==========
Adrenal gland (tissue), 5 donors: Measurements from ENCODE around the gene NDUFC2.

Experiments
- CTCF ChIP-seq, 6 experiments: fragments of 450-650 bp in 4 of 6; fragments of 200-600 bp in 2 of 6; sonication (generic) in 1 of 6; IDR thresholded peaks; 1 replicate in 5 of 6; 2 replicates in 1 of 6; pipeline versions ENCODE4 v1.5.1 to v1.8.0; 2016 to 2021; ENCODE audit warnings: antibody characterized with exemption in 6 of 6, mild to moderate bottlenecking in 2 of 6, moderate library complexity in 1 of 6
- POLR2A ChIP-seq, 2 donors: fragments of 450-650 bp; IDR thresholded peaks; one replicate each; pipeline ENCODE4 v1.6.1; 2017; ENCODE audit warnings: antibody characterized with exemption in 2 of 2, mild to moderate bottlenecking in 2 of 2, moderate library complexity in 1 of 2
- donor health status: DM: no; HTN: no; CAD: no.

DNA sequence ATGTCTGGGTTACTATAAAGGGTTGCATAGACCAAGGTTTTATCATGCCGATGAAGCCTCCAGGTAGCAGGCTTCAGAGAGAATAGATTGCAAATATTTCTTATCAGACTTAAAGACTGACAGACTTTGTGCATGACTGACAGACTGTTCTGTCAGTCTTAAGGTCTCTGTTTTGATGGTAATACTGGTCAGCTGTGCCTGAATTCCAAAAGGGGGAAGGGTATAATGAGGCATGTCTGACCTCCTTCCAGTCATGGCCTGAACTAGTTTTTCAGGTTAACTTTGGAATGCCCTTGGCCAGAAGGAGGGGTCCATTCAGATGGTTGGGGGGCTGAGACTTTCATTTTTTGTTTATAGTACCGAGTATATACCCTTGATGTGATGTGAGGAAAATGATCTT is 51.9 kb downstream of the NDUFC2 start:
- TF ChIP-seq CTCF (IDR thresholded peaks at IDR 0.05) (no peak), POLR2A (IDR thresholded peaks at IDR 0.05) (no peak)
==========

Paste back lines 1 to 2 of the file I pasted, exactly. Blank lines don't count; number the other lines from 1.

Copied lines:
Adrenal gland (tissue), 5 donors: Measurements from ENCODE around the gene NDUFC2.

Experiments